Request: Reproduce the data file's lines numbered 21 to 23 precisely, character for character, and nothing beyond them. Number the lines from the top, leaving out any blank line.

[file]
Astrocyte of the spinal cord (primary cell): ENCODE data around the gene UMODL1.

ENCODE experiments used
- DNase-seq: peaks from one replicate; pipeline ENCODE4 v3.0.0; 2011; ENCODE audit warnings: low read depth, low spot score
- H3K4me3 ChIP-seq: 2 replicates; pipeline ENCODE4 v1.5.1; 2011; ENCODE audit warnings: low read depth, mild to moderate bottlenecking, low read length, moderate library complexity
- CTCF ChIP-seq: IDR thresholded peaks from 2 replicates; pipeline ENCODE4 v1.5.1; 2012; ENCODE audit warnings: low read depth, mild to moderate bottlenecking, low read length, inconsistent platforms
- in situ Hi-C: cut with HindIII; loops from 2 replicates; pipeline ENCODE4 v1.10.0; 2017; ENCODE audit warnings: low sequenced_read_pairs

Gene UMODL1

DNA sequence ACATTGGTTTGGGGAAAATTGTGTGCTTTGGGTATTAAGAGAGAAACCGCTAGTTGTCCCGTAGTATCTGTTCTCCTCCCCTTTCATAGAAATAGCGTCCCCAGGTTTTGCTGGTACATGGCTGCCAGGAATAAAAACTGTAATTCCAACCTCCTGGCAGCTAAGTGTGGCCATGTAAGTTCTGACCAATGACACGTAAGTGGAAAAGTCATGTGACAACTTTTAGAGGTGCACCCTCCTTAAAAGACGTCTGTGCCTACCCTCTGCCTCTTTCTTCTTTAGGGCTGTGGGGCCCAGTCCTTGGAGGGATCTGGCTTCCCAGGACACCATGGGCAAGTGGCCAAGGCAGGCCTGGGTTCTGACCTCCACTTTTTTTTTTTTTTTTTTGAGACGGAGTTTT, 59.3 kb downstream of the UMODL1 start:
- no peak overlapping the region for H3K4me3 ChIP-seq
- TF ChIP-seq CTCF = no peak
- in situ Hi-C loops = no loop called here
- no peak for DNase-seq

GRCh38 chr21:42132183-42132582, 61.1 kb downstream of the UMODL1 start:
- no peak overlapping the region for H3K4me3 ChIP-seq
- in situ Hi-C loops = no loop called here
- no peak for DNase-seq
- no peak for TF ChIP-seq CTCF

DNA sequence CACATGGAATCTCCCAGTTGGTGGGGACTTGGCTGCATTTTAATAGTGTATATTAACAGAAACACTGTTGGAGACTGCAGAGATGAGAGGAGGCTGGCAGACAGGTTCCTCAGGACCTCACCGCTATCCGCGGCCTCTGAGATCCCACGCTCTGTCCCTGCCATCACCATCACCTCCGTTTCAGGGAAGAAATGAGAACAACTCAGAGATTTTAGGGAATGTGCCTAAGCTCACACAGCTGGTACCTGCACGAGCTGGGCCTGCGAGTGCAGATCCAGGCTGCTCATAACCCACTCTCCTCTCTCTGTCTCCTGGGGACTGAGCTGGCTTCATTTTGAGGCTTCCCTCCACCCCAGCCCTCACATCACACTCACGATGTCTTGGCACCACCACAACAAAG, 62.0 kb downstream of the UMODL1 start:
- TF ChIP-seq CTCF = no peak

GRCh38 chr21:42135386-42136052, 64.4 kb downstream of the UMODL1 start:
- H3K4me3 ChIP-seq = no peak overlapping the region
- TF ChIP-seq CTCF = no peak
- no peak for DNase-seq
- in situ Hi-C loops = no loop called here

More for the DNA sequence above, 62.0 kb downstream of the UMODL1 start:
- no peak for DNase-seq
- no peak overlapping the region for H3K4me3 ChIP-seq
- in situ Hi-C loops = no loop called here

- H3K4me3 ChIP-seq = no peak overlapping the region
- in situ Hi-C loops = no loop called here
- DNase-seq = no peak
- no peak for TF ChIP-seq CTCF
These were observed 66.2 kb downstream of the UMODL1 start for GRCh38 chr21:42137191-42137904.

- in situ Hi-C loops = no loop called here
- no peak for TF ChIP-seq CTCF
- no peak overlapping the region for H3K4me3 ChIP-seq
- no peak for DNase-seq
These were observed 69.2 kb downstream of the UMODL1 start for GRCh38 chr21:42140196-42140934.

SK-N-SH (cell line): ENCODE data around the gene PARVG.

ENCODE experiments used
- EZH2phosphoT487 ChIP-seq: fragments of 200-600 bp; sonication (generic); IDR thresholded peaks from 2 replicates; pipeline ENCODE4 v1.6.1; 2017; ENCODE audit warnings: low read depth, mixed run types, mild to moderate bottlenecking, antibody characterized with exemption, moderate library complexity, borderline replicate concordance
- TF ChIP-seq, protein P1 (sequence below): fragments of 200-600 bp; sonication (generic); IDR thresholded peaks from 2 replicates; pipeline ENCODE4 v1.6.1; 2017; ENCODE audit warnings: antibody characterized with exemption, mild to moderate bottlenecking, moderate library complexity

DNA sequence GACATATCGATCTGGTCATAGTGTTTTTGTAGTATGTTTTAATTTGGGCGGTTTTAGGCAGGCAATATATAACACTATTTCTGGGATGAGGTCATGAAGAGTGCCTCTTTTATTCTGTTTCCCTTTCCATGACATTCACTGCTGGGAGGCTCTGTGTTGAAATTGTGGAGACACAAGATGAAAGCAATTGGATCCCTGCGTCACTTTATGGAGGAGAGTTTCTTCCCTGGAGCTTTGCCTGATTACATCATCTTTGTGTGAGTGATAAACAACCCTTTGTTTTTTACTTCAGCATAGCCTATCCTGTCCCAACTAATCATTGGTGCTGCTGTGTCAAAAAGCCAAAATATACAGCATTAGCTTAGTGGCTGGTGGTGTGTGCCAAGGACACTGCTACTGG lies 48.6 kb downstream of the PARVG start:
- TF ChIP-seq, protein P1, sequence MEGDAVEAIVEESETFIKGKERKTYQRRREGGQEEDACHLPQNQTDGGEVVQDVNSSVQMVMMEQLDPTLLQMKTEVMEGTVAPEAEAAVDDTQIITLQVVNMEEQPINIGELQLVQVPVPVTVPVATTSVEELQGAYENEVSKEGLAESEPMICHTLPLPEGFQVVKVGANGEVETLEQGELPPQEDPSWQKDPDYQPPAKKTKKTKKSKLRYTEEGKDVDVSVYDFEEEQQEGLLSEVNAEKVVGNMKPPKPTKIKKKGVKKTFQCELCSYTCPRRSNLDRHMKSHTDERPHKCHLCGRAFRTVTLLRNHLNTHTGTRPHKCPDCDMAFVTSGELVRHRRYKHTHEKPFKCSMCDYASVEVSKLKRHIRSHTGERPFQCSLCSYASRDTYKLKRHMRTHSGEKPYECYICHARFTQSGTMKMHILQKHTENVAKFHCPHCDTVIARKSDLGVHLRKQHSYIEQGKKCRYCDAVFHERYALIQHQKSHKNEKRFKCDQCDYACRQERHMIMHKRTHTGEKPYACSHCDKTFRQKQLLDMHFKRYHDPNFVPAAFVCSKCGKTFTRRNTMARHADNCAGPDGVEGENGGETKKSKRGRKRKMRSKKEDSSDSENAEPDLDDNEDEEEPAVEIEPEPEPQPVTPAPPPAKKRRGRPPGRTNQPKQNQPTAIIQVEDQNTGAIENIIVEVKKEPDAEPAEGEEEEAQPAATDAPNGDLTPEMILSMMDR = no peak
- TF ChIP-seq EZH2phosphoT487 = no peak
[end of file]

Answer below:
- H3K4me3 ChIP-seq = no peak overlapping the region
- TF ChIP-seq CTCF = no peak
- no peak for DNase-seq